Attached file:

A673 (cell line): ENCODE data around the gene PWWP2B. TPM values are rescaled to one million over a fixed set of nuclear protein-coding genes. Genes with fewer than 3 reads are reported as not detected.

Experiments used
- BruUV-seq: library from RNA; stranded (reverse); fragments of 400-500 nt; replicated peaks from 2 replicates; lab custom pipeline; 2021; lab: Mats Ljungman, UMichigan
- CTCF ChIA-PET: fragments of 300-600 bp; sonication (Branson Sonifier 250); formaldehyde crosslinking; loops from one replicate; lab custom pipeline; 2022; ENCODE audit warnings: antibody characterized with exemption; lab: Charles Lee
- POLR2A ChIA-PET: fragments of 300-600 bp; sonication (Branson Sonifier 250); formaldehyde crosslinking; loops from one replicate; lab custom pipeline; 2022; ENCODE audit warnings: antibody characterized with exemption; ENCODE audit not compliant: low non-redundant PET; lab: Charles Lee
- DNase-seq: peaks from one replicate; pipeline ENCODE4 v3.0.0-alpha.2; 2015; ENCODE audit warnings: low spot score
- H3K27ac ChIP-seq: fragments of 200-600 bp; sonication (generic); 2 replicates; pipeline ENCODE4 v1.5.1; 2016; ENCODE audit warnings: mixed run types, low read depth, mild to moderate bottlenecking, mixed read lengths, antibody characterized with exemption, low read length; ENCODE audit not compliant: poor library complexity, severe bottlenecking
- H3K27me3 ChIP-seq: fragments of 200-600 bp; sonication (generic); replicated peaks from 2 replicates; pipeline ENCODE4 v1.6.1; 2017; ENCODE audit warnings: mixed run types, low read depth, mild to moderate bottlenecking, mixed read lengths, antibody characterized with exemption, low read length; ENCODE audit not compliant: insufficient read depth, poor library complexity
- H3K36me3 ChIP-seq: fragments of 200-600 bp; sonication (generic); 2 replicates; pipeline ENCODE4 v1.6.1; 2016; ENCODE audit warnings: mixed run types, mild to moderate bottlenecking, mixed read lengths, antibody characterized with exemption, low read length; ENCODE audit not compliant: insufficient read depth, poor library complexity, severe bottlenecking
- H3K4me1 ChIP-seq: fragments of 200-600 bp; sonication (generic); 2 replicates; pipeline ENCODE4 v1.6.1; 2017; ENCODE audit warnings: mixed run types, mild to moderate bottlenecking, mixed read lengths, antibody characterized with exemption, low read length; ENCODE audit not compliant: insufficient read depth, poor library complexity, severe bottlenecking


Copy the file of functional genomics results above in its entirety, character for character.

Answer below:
A673 (cell line): ENCODE data around the gene PWWP2B. TPM values are rescaled to one million over a fixed set of nuclear protein-coding genes. Genes with fewer than 3 reads are reported as not detected.

Experiments used
- BruUV-seq: library from RNA; stranded (reverse); fragments of 400-500 nt; replicated peaks from 2 replicates; lab custom pipeline; 2021; lab: Mats Ljungman, UMichigan
- CTCF ChIA-PET: fragments of 300-600 bp; sonication (Branson Sonifier 250); formaldehyde crosslinking; loops from one replicate; lab custom pipeline; 2022; ENCODE audit warnings: antibody characterized with exemption; lab: Charles Lee
- POLR2A ChIA-PET: fragments of 300-600 bp; sonication (Branson Sonifier 250); formaldehyde crosslinking; loops from one replicate; lab custom pipeline; 2022; ENCODE audit warnings: antibody characterized with exemption; ENCODE audit not compliant: low non-redundant PET; lab: Charles Lee
- DNase-seq: peaks from one replicate; pipeline ENCODE4 v3.0.0-alpha.2; 2015; ENCODE audit warnings: low spot score
- H3K27ac ChIP-seq: fragments of 200-600 bp; sonication (generic); 2 replicates; pipeline ENCODE4 v1.5.1; 2016; ENCODE audit warnings: mixed run types, low read depth, mild to moderate bottlenecking, mixed read lengths, antibody characterized with exemption, low read length; ENCODE audit not compliant: poor library complexity, severe bottlenecking
- H3K27me3 ChIP-seq: fragments of 200-600 bp; sonication (generic); replicated peaks from 2 replicates; pipeline ENCODE4 v1.6.1; 2017; ENCODE audit warnings: mixed run types, low read depth, mild to moderate bottlenecking, mixed read lengths, antibody characterized with exemption, low read length; ENCODE audit not compliant: insufficient read depth, poor library complexity
- H3K36me3 ChIP-seq: fragments of 200-600 bp; sonication (generic); 2 replicates; pipeline ENCODE4 v1.6.1; 2016; ENCODE audit warnings: mixed run types, mild to moderate bottlenecking, mixed read lengths, antibody characterized with exemption, low read length; ENCODE audit not compliant: insufficient read depth, poor library complexity, severe bottlenecking
- H3K4me1 ChIP-seq: fragments of 200-600 bp; sonication (generic); 2 replicates; pipeline ENCODE4 v1.6.1; 2017; ENCODE audit warnings: mixed run types, mild to moderate bottlenecking, mixed read lengths, antibody characterized with exemption, low read length; ENCODE audit not compliant: insufficient read depth, poor library complexity, severe bottlenecking